Scientists identify single-gene mutations that lead to eczema

Posted: 21 June 2017 | | No comments yet

NIH-supported research suggests potential treatment strategy following the identification of single-gene mutations that lead to eczema.


Eczema, or atopic dermatitis, is an inflammatory skin condition that typically starts in early childhood and symptoms include swollen, cracked and itchy areas of skin – often behind the knees and elbows.

CARD11 gene mutation leads to eczema

Researchers have identified mutations in a gene called CARD11 that have been shown to lead to eczema. Scientists from the National Institute of Allergy and Infectious Diseases (NIAID) – part of the National Institutes of Health (NIH) – and other institutions discovered the mutations in four unrelated families with severe atopic dermatitis (eczema) and studied the resulting cell-signalling defects that contribute to allergic disease. Their findings also suggest that some of these defects could potentially be corrected by supplementation with the amino acid glutamine.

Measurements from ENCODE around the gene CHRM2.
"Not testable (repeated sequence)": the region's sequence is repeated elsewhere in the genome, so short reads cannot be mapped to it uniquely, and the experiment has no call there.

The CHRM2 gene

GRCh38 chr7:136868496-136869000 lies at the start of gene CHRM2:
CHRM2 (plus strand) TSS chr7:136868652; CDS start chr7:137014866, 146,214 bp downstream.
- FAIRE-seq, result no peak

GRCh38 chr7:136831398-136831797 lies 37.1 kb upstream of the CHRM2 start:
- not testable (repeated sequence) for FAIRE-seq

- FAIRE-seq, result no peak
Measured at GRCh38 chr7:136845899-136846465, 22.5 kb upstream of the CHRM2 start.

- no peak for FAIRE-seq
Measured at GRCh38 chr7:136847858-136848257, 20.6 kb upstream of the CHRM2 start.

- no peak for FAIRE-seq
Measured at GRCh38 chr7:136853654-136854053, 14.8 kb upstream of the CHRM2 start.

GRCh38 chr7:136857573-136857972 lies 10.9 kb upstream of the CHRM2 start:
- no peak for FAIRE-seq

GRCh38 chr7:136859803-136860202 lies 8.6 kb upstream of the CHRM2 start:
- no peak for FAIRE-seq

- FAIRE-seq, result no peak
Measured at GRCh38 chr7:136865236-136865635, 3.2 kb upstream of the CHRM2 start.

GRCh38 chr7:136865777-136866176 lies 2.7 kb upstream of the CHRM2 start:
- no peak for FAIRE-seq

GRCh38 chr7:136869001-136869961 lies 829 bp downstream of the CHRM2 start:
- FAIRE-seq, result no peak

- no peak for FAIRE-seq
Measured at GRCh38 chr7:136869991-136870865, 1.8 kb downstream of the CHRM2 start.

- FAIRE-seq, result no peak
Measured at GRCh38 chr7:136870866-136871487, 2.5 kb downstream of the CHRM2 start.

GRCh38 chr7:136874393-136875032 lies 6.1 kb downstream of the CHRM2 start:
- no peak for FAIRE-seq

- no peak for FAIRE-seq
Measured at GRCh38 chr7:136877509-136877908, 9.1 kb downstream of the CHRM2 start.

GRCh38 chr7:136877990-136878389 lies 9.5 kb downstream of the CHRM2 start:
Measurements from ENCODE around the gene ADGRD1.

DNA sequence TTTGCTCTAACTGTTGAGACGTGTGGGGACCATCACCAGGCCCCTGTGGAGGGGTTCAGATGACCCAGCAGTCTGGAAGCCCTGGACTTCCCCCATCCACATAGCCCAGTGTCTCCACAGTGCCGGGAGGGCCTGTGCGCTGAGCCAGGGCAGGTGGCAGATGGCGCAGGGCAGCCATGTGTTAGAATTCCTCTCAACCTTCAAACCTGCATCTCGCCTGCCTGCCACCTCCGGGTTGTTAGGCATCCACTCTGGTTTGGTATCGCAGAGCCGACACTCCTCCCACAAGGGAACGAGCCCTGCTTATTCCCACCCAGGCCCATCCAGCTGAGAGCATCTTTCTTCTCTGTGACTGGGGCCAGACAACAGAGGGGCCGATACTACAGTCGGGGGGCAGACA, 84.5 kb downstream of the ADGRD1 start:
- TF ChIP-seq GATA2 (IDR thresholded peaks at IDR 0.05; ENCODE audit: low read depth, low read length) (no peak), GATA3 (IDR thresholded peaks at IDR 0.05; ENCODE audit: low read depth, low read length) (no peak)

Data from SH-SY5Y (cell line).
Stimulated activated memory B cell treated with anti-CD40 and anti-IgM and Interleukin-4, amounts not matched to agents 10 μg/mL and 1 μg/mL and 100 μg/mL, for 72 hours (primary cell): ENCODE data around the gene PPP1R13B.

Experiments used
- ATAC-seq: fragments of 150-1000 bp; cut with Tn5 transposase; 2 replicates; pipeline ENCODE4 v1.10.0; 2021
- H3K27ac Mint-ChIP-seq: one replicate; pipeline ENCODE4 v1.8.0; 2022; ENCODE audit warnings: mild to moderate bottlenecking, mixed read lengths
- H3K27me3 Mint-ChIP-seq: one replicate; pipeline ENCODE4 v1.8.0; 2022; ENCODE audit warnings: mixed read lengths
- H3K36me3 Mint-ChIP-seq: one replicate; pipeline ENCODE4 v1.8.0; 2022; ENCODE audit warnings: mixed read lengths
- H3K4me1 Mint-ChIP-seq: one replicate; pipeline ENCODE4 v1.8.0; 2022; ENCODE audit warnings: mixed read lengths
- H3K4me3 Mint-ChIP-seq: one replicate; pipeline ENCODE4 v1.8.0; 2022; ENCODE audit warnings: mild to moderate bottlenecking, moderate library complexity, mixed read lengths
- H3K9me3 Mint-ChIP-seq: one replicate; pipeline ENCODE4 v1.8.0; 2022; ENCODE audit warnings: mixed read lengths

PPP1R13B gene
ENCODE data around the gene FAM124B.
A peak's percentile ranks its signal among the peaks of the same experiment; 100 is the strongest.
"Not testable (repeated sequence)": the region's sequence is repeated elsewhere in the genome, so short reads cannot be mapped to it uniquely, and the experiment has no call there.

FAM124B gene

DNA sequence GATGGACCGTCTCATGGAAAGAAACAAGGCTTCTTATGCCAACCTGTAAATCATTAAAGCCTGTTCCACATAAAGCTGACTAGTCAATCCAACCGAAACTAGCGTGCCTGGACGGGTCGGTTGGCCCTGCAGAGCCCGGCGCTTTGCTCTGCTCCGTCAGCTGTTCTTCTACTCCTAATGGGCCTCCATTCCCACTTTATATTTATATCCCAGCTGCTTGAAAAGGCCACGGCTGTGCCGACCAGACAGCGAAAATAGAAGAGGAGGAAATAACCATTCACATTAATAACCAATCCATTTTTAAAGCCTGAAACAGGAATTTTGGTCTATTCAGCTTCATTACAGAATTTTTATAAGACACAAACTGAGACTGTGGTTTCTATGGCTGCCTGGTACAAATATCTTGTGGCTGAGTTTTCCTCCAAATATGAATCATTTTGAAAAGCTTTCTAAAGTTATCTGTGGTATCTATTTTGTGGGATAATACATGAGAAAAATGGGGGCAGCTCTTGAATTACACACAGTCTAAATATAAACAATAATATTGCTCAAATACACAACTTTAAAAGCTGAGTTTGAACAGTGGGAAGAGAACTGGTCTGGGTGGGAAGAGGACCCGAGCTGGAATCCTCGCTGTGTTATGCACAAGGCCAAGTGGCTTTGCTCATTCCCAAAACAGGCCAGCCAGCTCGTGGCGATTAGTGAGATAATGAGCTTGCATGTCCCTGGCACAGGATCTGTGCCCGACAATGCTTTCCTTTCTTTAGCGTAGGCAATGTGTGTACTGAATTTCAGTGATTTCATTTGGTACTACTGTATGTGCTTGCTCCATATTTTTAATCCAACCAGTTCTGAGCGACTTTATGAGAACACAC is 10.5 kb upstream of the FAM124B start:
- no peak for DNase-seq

The scientists analysed the genetic sequences of patients with severe eczema and identified eight individuals from four families with mutations in the CARD11 gene, which provides instructions for production of a cell-signalling protein of the same name.

While some people with these mutations had other health issues, such as infections, others did not, implying that mutations in CARD11 could cause atopic dermatitis without leading to other medical issues often found in severe immune system syndromes.

The scientists next set out to understand how the newly discovered CARD11 mutations contribute to atopic dermatitis. Each of the four families had a distinct mutation that affected a different region of the CARD11 protein, but all the mutations had similar effects on T-cell signalling. By means of cell culture and other laboratory experiments, the researchers determined that the mutations led to defective activation of two cell-signalling pathways, one of which is typically activated in part by glutamine.

Glutamine supplementation could be key

Growing cultured T cells from patients with CARD11 mutations with excess glutamine boosted mTORC1 activation, a key part of one of the affected pathways, suggesting the potential to partially correct the cell-signalling defects that may contribute to atopic dermatitis. The scientists now are planning a study to assess the effect of supplemental glutamine and leucine, another amino acid that activates mTORC1, in people with atopic dermatitis with and without CARD11 mutations.